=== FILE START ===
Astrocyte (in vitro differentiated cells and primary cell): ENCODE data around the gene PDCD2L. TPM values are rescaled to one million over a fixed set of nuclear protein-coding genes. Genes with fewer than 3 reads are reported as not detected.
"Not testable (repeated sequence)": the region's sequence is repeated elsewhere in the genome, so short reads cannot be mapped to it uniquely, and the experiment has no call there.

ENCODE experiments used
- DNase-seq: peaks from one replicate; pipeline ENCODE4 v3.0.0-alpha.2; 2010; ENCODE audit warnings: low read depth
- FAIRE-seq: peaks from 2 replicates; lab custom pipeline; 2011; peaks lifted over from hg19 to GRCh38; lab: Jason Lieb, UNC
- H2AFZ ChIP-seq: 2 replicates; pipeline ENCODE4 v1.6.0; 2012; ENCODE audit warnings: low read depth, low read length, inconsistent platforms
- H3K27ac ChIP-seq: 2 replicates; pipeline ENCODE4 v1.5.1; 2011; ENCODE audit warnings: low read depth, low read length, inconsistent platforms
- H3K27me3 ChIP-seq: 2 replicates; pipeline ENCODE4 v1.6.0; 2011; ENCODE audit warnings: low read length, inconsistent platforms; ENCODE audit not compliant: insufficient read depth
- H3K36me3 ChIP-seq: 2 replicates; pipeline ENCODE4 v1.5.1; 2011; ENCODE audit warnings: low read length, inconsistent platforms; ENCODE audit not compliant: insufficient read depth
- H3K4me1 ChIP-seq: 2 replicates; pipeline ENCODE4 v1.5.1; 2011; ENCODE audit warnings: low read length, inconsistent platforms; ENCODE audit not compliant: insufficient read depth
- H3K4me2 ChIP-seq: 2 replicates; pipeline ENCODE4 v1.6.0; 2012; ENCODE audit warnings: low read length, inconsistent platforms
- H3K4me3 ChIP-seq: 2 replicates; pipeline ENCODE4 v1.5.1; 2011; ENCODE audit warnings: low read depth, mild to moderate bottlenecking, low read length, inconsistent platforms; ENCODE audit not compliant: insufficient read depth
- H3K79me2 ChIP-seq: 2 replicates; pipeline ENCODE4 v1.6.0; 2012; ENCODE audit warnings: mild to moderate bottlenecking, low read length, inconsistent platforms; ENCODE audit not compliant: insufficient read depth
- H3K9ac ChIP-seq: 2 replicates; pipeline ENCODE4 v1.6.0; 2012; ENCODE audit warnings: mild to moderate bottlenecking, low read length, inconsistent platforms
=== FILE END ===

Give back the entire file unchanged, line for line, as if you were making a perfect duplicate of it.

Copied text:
Astrocyte (in vitro differentiated cells and primary cell): ENCODE data around the gene PDCD2L. TPM values are rescaled to one million over a fixed set of nuclear protein-coding genes. Genes with fewer than 3 reads are reported as not detected.
"Not testable (repeated sequence)": the region's sequence is repeated elsewhere in the genome, so short reads cannot be mapped to it uniquely, and the experiment has no call there.

ENCODE experiments used
- DNase-seq: peaks from one replicate; pipeline ENCODE4 v3.0.0-alpha.2; 2010; ENCODE audit warnings: low read depth
- FAIRE-seq: peaks from 2 replicates; lab custom pipeline; 2011; peaks lifted over from hg19 to GRCh38; lab: Jason Lieb, UNC
- H2AFZ ChIP-seq: 2 replicates; pipeline ENCODE4 v1.6.0; 2012; ENCODE audit warnings: low read depth, low read length, inconsistent platforms
- H3K27ac ChIP-seq: 2 replicates; pipeline ENCODE4 v1.5.1; 2011; ENCODE audit warnings: low read depth, low read length, inconsistent platforms
- H3K27me3 ChIP-seq: 2 replicates; pipeline ENCODE4 v1.6.0; 2011; ENCODE audit warnings: low read length, inconsistent platforms; ENCODE audit not compliant: insufficient read depth
- H3K36me3 ChIP-seq: 2 replicates; pipeline ENCODE4 v1.5.1; 2011; ENCODE audit warnings: low read length, inconsistent platforms; ENCODE audit not compliant: insufficient read depth
- H3K4me1 ChIP-seq: 2 replicates; pipeline ENCODE4 v1.5.1; 2011; ENCODE audit warnings: low read length, inconsistent platforms; ENCODE audit not compliant: insufficient read depth
- H3K4me2 ChIP-seq: 2 replicates; pipeline ENCODE4 v1.6.0; 2012; ENCODE audit warnings: low read length, inconsistent platforms
- H3K4me3 ChIP-seq: 2 replicates; pipeline ENCODE4 v1.5.1; 2011; ENCODE audit warnings: low read depth, mild to moderate bottlenecking, low read length, inconsistent platforms; ENCODE audit not compliant: insufficient read depth
- H3K79me2 ChIP-seq: 2 replicates; pipeline ENCODE4 v1.6.0; 2012; ENCODE audit warnings: mild to moderate bottlenecking, low read length, inconsistent platforms; ENCODE audit not compliant: insufficient read depth
- H3K9ac ChIP-seq: 2 replicates; pipeline ENCODE4 v1.6.0; 2012; ENCODE audit warnings: mild to moderate bottlenecking, low read length, inconsistent platforms